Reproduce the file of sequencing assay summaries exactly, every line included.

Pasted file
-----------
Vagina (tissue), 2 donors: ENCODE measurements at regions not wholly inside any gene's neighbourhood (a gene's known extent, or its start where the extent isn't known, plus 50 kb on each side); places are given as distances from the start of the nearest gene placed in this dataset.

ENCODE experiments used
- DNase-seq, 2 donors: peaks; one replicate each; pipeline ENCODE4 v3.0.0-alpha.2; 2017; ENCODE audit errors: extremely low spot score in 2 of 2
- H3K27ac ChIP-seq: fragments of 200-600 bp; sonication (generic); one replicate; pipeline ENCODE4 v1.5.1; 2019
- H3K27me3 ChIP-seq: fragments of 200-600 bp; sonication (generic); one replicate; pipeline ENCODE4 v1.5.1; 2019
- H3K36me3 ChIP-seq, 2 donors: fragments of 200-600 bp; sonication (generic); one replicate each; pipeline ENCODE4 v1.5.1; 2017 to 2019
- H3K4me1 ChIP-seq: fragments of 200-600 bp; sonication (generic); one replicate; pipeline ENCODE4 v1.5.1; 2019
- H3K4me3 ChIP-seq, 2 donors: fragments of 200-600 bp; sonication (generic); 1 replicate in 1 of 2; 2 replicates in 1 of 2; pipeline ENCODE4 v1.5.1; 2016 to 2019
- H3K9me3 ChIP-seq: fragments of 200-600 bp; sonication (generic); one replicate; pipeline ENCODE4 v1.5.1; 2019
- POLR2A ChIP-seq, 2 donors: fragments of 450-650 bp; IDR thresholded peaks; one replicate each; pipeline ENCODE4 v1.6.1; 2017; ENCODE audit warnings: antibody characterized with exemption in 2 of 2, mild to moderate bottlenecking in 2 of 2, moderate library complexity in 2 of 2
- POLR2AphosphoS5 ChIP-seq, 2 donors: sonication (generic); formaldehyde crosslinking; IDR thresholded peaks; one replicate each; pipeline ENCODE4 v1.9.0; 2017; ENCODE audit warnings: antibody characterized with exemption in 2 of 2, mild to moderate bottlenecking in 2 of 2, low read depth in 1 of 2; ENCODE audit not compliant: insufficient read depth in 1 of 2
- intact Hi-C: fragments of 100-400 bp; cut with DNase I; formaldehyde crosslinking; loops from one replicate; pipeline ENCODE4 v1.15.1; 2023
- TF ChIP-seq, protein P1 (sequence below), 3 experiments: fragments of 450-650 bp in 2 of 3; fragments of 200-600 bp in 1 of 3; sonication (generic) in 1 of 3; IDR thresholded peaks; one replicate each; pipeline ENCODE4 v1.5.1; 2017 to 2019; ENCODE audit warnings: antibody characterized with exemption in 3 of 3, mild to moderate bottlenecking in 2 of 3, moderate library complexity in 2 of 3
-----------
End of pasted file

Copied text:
Vagina (tissue), 2 donors: ENCODE measurements at regions not wholly inside any gene's neighbourhood (a gene's known extent, or its start where the extent isn't known, plus 50 kb on each side); places are given as distances from the start of the nearest gene placed in this dataset.

ENCODE experiments used
- DNase-seq, 2 donors: peaks; one replicate each; pipeline ENCODE4 v3.0.0-alpha.2; 2017; ENCODE audit errors: extremely low spot score in 2 of 2
- H3K27ac ChIP-seq: fragments of 200-600 bp; sonication (generic); one replicate; pipeline ENCODE4 v1.5.1; 2019
- H3K27me3 ChIP-seq: fragments of 200-600 bp; sonication (generic); one replicate; pipeline ENCODE4 v1.5.1; 2019
- H3K36me3 ChIP-seq, 2 donors: fragments of 200-600 bp; sonication (generic); one replicate each; pipeline ENCODE4 v1.5.1; 2017 to 2019
- H3K4me1 ChIP-seq: fragments of 200-600 bp; sonication (generic); one replicate; pipeline ENCODE4 v1.5.1; 2019
- H3K4me3 ChIP-seq, 2 donors: fragments of 200-600 bp; sonication (generic); 1 replicate in 1 of 2; 2 replicates in 1 of 2; pipeline ENCODE4 v1.5.1; 2016 to 2019
- H3K9me3 ChIP-seq: fragments of 200-600 bp; sonication (generic); one replicate; pipeline ENCODE4 v1.5.1; 2019
- POLR2A ChIP-seq, 2 donors: fragments of 450-650 bp; IDR thresholded peaks; one replicate each; pipeline ENCODE4 v1.6.1; 2017; ENCODE audit warnings: antibody characterized with exemption in 2 of 2, mild to moderate bottlenecking in 2 of 2, moderate library complexity in 2 of 2
- POLR2AphosphoS5 ChIP-seq, 2 donors: sonication (generic); formaldehyde crosslinking; IDR thresholded peaks; one replicate each; pipeline ENCODE4 v1.9.0; 2017; ENCODE audit warnings: antibody characterized with exemption in 2 of 2, mild to moderate bottlenecking in 2 of 2, low read depth in 1 of 2; ENCODE audit not compliant: insufficient read depth in 1 of 2
- intact Hi-C: fragments of 100-400 bp; cut with DNase I; formaldehyde crosslinking; loops from one replicate; pipeline ENCODE4 v1.15.1; 2023
- TF ChIP-seq, protein P1 (sequence below), 3 experiments: fragments of 450-650 bp in 2 of 3; fragments of 200-600 bp in 1 of 3; sonication (generic) in 1 of 3; IDR thresholded peaks; one replicate each; pipeline ENCODE4 v1.5.1; 2017 to 2019; ENCODE audit warnings: antibody characterized with exemption in 3 of 3, mild to moderate bottlenecking in 2 of 3, moderate library complexity in 2 of 3